Among the motley collection of big-budget catastrophes and indie embarrassments below, a pattern emerges: 2014 was the year of the franchise cash-ins nobody wanted—or nobody should have wanted, anyway. A nine-year-late sequel to Sin City? Another Paranormal Activity parody in the wane of the Paranormal Activity phenomenon? Teenage Mutant Ninja Turtles as a gritty urban thriller? A Jersey Shore brand extension?! These are all bad ideas in principle, and somehow worse in execution, but there are plenty of other titles below that squander potentially great ideas, or have a reach that far exceeds their grasp. (Sex Ed, a comedy about a sex-education teacher named “Ed,” isn’t among the latter.) Next week, The Dissolve celebrates the wonders of going to the movies in 2014. But first, the regrets. The deep, deep regrets.
|1||Sin City: A Dame To Kill For|
Rancid and repellent, Frank Miller and Robert Rodriguez’s long-in-the-works, unnecessary follow-up to their groundbreaking green-screen 2005 hit Sin City pushed the original film’s nihilism and misogyny to unbearable levels while transforming all its characters into one big blur of neanderthal brutality. It’s an inky, perpetually raining smudge of a movie, hostile and hateful and filled with men who would need to evolve tremendously to reach the level of human garbage, and women who are invariably whores, strippers, femmes fatale, or some other breed of feminine evil. Sin City: A Dame To Kill For traffics in moral and visual ugliness and is only slightly redeemed by the incandescent sensuality of over-the-top Eva Green, who has displayed a miraculous ability to make even the most wretched film come alive while she’s onscreen. But it would take a million Greens to salvage Sin City: A Dame To Die For.
|2||Jersey Shore Massacre|
Calling this misbegotten brand extension a movie may be too charitable. At best, Jersey Shore Massacre is a loosely bound collection of terrible ideas that somehow snuck into existence. For starters, the original MTV reality program has long since receded from public attention, but that didn’t stop Satan’s emissary Paul Tarnopol from exhuming it from the grave and shoving a bouquet of execrable setpieces up its rotting B-hole. To wit: A tour through the Jersey wilds attended by nerds who believe an invitation to a science-fiction convention will get them into a guidette’s skintight pants, a so-bad-he’s-awful rapper named Italian Ice (it’s supposed to be a play on Vanilla Ice), a film within the film called Fat Camp Massacre, not one but two cameo appearances from a visibly sedated Ron Jeremy, and a sex scene that nearly ruins sex for anyone unlucky enough to view it. It defies comprehension that a film this spectacularly incompetent also manages to be so militantly free of fun.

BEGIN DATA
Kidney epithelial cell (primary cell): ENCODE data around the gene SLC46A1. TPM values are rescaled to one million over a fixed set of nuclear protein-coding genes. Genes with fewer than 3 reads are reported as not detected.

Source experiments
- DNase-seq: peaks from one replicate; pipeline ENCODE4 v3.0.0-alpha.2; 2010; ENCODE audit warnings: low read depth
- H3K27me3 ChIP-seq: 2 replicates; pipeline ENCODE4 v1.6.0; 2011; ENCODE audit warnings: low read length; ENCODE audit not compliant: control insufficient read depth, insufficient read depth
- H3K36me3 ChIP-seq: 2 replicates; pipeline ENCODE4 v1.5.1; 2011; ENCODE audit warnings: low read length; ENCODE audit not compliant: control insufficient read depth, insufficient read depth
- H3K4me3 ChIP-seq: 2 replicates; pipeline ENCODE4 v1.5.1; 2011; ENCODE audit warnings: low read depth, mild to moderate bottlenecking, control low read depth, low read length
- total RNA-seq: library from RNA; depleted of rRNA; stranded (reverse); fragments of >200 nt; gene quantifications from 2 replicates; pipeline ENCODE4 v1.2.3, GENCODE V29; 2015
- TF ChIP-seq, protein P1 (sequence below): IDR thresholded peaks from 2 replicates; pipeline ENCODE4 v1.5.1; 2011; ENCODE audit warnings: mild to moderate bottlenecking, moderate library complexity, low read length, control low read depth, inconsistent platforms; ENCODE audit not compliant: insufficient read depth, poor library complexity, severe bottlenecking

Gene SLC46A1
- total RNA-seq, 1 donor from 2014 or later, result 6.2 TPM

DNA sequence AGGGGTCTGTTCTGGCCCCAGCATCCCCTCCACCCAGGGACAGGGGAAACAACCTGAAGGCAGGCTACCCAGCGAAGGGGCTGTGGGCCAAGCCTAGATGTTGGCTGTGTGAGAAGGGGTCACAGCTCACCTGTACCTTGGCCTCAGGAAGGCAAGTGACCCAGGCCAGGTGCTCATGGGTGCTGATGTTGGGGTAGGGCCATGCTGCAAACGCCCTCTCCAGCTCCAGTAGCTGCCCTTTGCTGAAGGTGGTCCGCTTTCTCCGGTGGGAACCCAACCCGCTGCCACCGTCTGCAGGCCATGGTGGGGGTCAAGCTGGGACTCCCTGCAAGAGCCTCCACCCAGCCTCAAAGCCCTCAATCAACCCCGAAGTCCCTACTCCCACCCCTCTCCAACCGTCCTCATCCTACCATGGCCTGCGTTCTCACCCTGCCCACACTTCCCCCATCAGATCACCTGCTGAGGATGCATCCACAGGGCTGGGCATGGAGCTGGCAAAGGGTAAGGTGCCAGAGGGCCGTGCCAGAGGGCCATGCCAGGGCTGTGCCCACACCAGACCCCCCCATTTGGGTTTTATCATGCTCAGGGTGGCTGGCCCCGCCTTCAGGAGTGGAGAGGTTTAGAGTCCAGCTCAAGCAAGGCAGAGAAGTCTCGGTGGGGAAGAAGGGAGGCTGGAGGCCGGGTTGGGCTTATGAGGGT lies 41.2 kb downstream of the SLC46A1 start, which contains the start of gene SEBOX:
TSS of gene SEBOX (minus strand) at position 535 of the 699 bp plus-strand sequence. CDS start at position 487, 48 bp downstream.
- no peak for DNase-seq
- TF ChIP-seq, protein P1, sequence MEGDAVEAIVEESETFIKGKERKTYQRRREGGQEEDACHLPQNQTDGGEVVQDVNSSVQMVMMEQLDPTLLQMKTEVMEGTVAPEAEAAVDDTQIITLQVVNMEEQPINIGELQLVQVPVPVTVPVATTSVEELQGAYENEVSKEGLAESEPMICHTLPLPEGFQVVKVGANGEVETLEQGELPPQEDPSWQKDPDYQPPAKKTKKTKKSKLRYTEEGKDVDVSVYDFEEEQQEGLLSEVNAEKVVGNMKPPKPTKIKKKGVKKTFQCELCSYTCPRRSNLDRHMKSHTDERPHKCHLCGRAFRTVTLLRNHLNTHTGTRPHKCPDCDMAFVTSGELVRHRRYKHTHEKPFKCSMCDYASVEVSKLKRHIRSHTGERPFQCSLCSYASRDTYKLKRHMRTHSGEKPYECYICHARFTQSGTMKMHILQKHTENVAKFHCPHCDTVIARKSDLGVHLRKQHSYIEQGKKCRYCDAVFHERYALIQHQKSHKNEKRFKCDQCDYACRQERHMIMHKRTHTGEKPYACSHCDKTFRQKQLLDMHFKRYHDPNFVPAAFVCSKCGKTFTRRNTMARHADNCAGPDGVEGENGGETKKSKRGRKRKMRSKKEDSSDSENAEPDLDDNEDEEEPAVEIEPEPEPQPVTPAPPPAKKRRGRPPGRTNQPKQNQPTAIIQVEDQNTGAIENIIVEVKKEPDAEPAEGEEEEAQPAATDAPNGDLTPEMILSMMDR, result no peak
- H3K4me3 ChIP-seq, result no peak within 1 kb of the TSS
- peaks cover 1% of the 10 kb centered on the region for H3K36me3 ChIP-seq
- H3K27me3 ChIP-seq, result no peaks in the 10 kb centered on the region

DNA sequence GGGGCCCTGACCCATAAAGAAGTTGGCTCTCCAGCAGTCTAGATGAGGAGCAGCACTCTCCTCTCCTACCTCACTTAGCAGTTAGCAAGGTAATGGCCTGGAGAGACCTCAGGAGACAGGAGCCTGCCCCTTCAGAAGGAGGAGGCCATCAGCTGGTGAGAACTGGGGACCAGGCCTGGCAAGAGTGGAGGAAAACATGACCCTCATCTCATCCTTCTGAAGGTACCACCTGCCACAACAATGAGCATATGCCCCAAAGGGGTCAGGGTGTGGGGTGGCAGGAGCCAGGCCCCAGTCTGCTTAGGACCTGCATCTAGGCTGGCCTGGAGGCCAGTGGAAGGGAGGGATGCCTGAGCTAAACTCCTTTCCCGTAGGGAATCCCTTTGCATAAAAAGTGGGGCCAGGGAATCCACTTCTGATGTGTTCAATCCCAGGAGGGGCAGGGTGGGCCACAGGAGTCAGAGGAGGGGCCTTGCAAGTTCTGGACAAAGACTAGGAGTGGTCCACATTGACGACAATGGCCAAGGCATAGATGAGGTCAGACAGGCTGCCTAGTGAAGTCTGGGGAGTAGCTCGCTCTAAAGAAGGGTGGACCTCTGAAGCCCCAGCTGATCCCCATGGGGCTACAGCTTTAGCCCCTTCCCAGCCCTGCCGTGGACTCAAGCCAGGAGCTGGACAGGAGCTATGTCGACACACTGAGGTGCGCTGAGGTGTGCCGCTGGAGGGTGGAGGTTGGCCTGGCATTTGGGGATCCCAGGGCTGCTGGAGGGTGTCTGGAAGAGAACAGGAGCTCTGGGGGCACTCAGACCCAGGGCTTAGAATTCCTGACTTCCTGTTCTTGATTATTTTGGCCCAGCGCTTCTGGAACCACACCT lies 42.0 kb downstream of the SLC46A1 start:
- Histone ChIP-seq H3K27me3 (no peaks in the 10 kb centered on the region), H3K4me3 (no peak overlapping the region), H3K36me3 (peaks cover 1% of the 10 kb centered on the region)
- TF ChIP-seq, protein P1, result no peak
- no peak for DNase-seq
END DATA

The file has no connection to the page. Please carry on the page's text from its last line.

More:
Sex Ed belongs on every worst-of list in history for its premise alone. It centers on an idealistic teacher named Ed (a grown up but still baby-faced Haley Joel Osment, paying it backward) who decides to teach sexual education even though—get this—he’s a virgin himself! Ed is an oasis of celibacy in a world of oversexed comic ringers like Retta and Matt Walsh, but what truly makes Sex Ed so awful is its twisted, hypocritical attitude toward sex. Much of the film is devoted to straight-faced advocacy of greater openness around the discussion of sex in high schools—there are long stretches without anything that could even faintly be considered a joke—but Sex Ed seems pretty grossed out by the actual practice of sex, and it depicts the many women who salivate over Ed’s virginity as sad, sex-crazed, and desperately in need of any manner of validation. For a pro-sex film, Sex Ed sure seems terrified of it.
|4||Men, Women & Children|
It was a grim year for Jason Reitman. Part of that was predictable: His bellicose literary drama Labor Day was DOA, pushed out of the 2013 Oscar season and into the dumping ground of late January, where it gained notoriety mainly for an erotic pie-making scene. But while Labor Day looked like a rare stumble in an otherwise-solid career, Men, Women & Children, his feature-length freakout about The Way We Live Today, is more like dropping off a cliff. Though Reitman has spent his career conceding to stronger voices—his films are all either adaptations of novels or Diablo Cody scripts—earlier efforts like Thank You For Smoking, Juno, Up In The Air, and Young Adult at least showed sound judgment and the ability to manage an ensemble. But there’s hardly a second of Men, Women & Children that isn’t appallingly misjudged: The absurd gravitas of opening the movie in outer freaking space, with Emma Thompson narrating; a sequence where a married couple cheats on each other, set to the Hall & Oates’ song “She’s Gone”; a Jennifer Garner character who behaves like a cross between Maude Flanders and a technophobic grandmother with an AOL starter disc; and a pervasive use of onscreen texting and Facebook graphics that clutters when it means to illuminate. His film is one for the time capsule, an instant relic of the digital age.
2014 had a lot of moviegoers groaning over cinema’s inexorable trudge toward superhero saturation, but one sit-down with Septic Man makes the prospect of a Green Lantern 2 seem appealing. The film’s self-alignment with the superhero genre is little more than a Trojan horse, however, tricking viewers into hitting play on a joyless, 83-minute paean to the wonders of human excrement. After a first-act barrage of shit, piss, and puke, a sewer worker sojourns into his city’s digestive tract to sleuth out the cause of a water infection. Nothing much happens after that, except a chance encounter with a simple-minded giant and his vermin brother, Lord Auch. Oh, and vomiting. Lots and lots of vomiting. If the film wasn’t so lazy, perhaps easy diss puns such as the following would be unfairly deployed, but hey: This movie is shitty, total crapola, a turd of the highest order. Its nauseousness nauseates.